Could finding the best protein powder seem any more complicated? (Seriously.)
Besides the crazy number of options available, there are piles of conflicting articles on protein dosing and timing. How much protein do you really need? Are protein powders even necessary?
Don’t worry, I have your back. This article will help you choose the best protein powder for your body and teach you how much to dose to get the most muscle gain for your buck.
In this post I cover:
- If you should even add protein powder to your diet.
- Figuring out how much protein to eat daily.
- How to choose the best protein powder.
- Types of protein powder and which is best.
- What’s up with collagen as a protein source.
- The role of BCAAs.
- When to take protein powder.
Should You Even Add Protein Powder to Your Diet?
I’m a big fan of real food. It tastes good, and I generally know where it came from and how it was processed (if it was at all). Meals create community and cooking brings out my creative side.
Protein powders are not necessary for good health…they’re just more convenient and in some cases, an easier way to get a bit of extra protein, especially around workout time.
They’re still not nutritionally superior to real, whole food.
All that said, sometimes you need some quick protein post-workout to help support muscle growth and aid in recovery.
If that’s the case, I’m here to help you choose the right one for you.
[bctt tweet=”Wondering how to choose the best protein powder (or if you even need one)? I’ve got answers!” username=”stupideasypaleo”]
Why you might consider protein powder:
1. You’re training hard. If you want to build muscle, you’ll need more protein than someone who just wants to maintain what they have. Adding a quality protein powder is easier than upping your steak intake. Less chewing.
2. You’re busy. Protein is super filling. Subbing a protein powder for a meal can keep you going through hectic days, all while balancing your blood sugar and keeping you full.
3. It’s easy to dose. You can be somewhat sure of your protein intake when you’re eating meat and eggs, but dosing is easier when you measure by the scoop.
4. It’s convenient. My schedule doesn’t always allow for getting grass-fed, pastured, organic protein at every meal. When I up my protein intake during a tough training season, protein powder is a must.
5. You digest it easily. Drinking your protein isn’t just convenient. The best protein powders are easily digested and assimilated into your bloodstream, so muscle protein synthesis is a cinch (source).
Side note: Protein powders are easier to digest and use by your body than, say, a burger. Your digestive system works hard to break down a meat patty into individual amino acids it can then use to rebuild muscle and other tissues.
That said, you still need slower-digesting proteins…you know, from food. Whole foods-based proteins keep amino acid levels steady over the span of a few hours, giving your muscles something to use over time. So, please, don’t replace all your meals with shakes.
And if you’re trying to lose a significant amount of body fat or you’re constantly hungry after a protein shake, opt for solid food. Shakes are what people use when they’re bulking because you can stuff a ton of extra calories into them, and they digest fast…exactly the opposite of what you want for fat loss.
How Much Protein Should You Eat?
The amount of protein you need depends on your goals, your weight and body type, and how much you’re training.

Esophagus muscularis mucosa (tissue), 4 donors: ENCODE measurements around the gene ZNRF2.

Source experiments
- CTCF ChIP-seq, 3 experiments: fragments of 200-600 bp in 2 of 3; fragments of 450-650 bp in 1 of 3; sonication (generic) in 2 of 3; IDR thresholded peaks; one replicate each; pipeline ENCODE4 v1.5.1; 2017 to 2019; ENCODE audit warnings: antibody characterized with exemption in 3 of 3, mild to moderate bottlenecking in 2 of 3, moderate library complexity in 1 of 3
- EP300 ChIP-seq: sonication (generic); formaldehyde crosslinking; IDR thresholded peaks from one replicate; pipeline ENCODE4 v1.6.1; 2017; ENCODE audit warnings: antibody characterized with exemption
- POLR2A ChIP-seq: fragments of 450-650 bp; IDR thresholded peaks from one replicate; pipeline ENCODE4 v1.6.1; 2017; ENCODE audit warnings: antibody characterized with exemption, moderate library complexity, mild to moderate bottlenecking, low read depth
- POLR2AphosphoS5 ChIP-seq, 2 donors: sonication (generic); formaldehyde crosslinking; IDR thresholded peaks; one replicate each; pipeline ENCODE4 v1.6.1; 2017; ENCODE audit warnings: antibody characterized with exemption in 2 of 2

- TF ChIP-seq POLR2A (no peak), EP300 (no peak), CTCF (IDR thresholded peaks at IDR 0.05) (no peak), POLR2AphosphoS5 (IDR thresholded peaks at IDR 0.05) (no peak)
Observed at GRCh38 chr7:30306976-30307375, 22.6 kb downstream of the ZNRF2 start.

If you’re working out more and want to start building muscle, start with about 0.8 g of protein per pound of bodyweight and possibly work your way up to 1.0 g per pound of bodyweight.
That means that as a 155 pound female who lifts heavy three times a week and does jiu jitsu three times a week (aka quite active), I aim for around 155 grams of protein a day. I don’t always reach it but I try to be in the ballpark of 125 g (0.8 g x 155) to 155 g (1 x 155) each day.
More protein helps keep you fuller, longer, so upping your protein intake can also help you lose weight. Protein triggers the release of hormones of the hunger-stomping hormones CCK (cholecystokinin), glucagon, and ghrelin. (source, source, source).
One large review on satiety found protein to be more satisfying than fat or carbs. It might also increase your metabolism, meaning you’re burning fat and feeling satisfied (source).
For fat loss, muscle gain and to speed recovery, try 1.0 g per pound of bodyweight and see how you feel. I regularly eat 1 gram protein per pound of bodyweight, and even that is not an easy task for me some days.
If you don’t have any specific training goals and don’t feel like doing the math, shoot for 20-30 g of protein with each meal. This will keep you full and help support your adrenals. That’s about 4 ounces of beef or chicken or one serving of a high-quality protein powder.
How to Choose the Best Protein Powder
Let’s be real: There are way too many protein powders on the market. Here’s the lowdown on how to pick the right protein for your body and your goals:
First, the criteria:
1. The best protein powder will have fewer ingredients. More is not better when it comes to protein powders. Choose a powder that has five ingredients or less and is low in sweeteners and fillers. No artificial sugars or sucrose!!
2. Choose a powder that works for your body. I like whey protein. And because whey protein is an isolate, it doesn’t contain the other components of milk that tend to bother people, like casein. But if whey protein upsets your stomach or if you’re allergic to dairy, try another form! Egg white protein and beef protein isolate are good options.
3. It’s in a bioavailable form. Different protein sources absorb in your body at different rates. Get the most bang for your buck by choosing a complete protein that your body will actually use.
4. It tastes good. Don’t be a hero. A protein powder is only as good as it tastes. If it doesn’t taste good, you likely won’t use it. Period.
Now, let’s dig into your options so you can find best protein powder for you.
Types of Protein Powders and Which is Best
Whey protein has a complete amino acid profile and is easy for your body to use. Bonus points: Because it’s an isolate of milk, it doesn’t contain the components of dairy that bother most people (casein or lactose). It also contains something called bioactive milk peptides (BMPs) that can improve sleep and reduce stress (source).
Whey isn’t “strict” paleo, but your personal context matters more than narrow dietary labels. Read more thoughts about that here.